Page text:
Family- we all come from one, and we all want to build one. Families come in all shapes and sizes and we find them all throughout our daily lives. Our family of origin, the family we build, extended family, and our parish family are just a few examples. Families can be both places of love and acceptance, and places of strife.. In our families, we find some of our most cherished moments, and some of the most unfortunate. The latter are occasions for forgiveness.
The people closest to me – family of one sort or another – have said or done some of the most uncomfortable, hurtful things I’ve experienced. Since most of those people have been permanent fixtures in my life, forgiveness has been the most reasonable, practical choice I could make. Not forgetting, lying down and allowing them to hurt me again – these are not part of forgiveness! They are forms of self-abuse and are self-destructive. Rather, I’m advocating for deciding not to cherish, nurture, and cling to the hurt. Deciding to let go of the hurt, an act of the will, and choosing not to revisit it – that’s what forgiveness is.
And oh, boy, can it be hard work!
Our homes and parishes are meant to be places where we feel welcomed, supported, and accepted, but sometimes, we don’t feel that way. Humans, in all of their brokenness and beauty, populate these families. This, in turn, gives us the opportunity to display our own beauty or brokenness, or more precisely, our own beauty in our brokenness. We do that best by rising above our hurt with God’s grace and forgiving. We can use these opportunities to model the behavior and changes we would like to see in others.
So, how exactly do we do that? Especially when the offending party hasn’t apologized and may not even be available to receive this act of the will, this forgiveness? Why is it even needed – can’t we just let it go and move on, avoid the person or situation going forward, or seek retribution instead?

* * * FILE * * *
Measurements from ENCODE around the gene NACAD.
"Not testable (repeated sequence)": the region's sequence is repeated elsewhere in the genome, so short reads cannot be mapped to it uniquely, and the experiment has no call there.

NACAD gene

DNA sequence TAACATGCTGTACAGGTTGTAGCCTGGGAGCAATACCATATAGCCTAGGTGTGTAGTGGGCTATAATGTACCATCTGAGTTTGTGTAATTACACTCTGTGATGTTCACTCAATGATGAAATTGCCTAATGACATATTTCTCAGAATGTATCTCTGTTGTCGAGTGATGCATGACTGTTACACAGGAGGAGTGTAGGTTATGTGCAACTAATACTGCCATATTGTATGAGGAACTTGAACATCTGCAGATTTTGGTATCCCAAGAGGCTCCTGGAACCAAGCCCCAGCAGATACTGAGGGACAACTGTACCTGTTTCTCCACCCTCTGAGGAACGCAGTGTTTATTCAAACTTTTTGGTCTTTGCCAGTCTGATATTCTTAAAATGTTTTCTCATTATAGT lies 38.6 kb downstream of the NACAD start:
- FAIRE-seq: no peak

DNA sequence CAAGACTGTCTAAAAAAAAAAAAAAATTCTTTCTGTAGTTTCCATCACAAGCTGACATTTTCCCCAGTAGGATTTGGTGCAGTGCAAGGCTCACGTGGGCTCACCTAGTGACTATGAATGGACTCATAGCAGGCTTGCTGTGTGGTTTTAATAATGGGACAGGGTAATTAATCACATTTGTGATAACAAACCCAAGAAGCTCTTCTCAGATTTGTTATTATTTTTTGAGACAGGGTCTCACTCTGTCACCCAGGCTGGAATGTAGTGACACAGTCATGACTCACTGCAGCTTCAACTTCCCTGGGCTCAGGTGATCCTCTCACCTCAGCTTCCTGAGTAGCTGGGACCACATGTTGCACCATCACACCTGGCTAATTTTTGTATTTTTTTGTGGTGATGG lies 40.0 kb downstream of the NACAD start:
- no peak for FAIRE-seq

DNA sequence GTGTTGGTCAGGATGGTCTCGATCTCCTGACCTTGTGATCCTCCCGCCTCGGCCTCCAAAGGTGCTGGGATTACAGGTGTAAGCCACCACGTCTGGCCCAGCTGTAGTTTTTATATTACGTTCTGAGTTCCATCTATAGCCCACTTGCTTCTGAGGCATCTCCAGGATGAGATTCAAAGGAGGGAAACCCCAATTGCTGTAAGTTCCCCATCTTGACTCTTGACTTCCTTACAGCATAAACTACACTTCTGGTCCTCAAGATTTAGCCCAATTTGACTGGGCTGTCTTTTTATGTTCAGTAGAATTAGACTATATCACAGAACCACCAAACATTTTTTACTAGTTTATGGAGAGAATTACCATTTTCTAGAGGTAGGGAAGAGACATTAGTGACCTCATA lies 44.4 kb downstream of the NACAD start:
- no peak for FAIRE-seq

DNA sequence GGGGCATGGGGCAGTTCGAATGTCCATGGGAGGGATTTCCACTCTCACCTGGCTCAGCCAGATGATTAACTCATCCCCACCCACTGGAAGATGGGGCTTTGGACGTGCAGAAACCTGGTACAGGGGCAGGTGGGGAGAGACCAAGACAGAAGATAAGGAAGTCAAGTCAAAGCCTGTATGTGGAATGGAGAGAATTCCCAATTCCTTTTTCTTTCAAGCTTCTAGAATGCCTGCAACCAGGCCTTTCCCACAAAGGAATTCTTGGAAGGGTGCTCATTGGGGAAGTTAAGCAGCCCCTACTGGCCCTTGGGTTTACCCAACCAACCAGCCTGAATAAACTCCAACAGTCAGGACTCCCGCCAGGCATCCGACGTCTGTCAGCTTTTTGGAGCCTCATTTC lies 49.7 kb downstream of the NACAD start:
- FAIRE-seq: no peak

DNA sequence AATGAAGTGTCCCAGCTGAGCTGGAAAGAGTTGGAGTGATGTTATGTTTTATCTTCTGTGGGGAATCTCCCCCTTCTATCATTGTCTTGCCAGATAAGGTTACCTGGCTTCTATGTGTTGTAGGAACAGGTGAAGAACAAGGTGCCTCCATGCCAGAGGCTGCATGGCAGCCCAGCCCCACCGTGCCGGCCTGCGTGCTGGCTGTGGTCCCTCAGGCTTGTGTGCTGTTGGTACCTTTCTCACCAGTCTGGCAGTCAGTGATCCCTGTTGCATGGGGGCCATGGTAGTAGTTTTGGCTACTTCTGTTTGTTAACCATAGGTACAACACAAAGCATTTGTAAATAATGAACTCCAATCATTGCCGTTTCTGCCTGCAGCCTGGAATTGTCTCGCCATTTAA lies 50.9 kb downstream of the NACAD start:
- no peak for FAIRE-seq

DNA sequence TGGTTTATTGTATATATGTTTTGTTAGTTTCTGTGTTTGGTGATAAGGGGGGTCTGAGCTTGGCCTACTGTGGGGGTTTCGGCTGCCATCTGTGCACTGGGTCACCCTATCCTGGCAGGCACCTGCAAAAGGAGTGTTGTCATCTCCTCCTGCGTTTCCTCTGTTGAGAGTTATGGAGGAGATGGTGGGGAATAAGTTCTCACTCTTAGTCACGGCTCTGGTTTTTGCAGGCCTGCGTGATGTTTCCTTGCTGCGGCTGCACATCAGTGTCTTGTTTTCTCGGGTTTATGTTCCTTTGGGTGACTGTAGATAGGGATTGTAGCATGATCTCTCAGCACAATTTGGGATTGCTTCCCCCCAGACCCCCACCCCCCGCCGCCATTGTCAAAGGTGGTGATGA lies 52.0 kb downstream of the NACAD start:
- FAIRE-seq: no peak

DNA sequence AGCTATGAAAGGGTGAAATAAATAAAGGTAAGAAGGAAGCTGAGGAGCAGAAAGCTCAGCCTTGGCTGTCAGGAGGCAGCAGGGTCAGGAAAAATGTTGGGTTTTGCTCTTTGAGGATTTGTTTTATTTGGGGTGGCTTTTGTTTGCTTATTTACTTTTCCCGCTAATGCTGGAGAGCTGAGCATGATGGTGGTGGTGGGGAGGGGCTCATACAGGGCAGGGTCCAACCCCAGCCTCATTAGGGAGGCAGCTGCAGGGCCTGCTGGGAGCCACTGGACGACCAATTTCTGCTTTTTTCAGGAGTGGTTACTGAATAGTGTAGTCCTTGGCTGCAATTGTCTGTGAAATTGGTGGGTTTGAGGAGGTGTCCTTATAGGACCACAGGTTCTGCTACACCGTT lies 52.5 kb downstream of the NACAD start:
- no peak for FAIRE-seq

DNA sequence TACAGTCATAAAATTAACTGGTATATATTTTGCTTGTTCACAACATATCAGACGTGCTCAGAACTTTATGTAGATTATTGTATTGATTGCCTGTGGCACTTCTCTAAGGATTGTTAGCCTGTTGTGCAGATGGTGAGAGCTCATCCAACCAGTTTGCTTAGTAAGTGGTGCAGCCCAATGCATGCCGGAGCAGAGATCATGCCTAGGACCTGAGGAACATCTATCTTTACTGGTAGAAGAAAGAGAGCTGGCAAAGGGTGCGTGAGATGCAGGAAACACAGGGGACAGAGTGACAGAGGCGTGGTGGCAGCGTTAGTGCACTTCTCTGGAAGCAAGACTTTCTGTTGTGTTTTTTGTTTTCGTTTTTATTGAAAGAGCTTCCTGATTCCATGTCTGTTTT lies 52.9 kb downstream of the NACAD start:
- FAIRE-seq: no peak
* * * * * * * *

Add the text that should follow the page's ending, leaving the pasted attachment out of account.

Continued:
It’s needed for our own peace. God has said that it’s necessary for us to forgive so that we can be forgiven ourselves. We pray in the Our Father, “forgive us our trespasses as we forgive those who trespass against us.” That petition in the Lord’s Prayer makes it clear: forgiving others is very necessary to our own salvation. Holding grudges, nurturing wounds, cherishing hurts – these are contrary to Jesus’ teaching and to the well-being of our eternal souls.
Consider the Parable of the Unforgiving Servant (Mt. 18:21-35), where the king forgives a servant an insurmountable debt, but that servant goes and abuses his fellow servant to recover a much smaller amount. The servant’s motive is unclear: maybe the first guy still needs money or maybe he’s trying to make payment on the forgiven debt because he doesn’t trust the king’s forgiveness – we don’t know. But he was unforgiving of others after being forgiven himself, and that did not sit well with the king. We should take heed: we’ve been forgiven, so we must forgive others.
Refusal to forgive and holding on to hurts has been famously likened to drinking poison and expecting the other guy to suffer the consequences. This is even more true for our immortal souls. So, forgive and let go of the hurt. Let’s set ourselves free. We don’t have to forget. In fact, for some hurts, we shouldn’t forget. If we do, we are just setting ourselves up to be hurt again in the same way, and maybe worse. But refusing to forgive sets us up for even more suffering.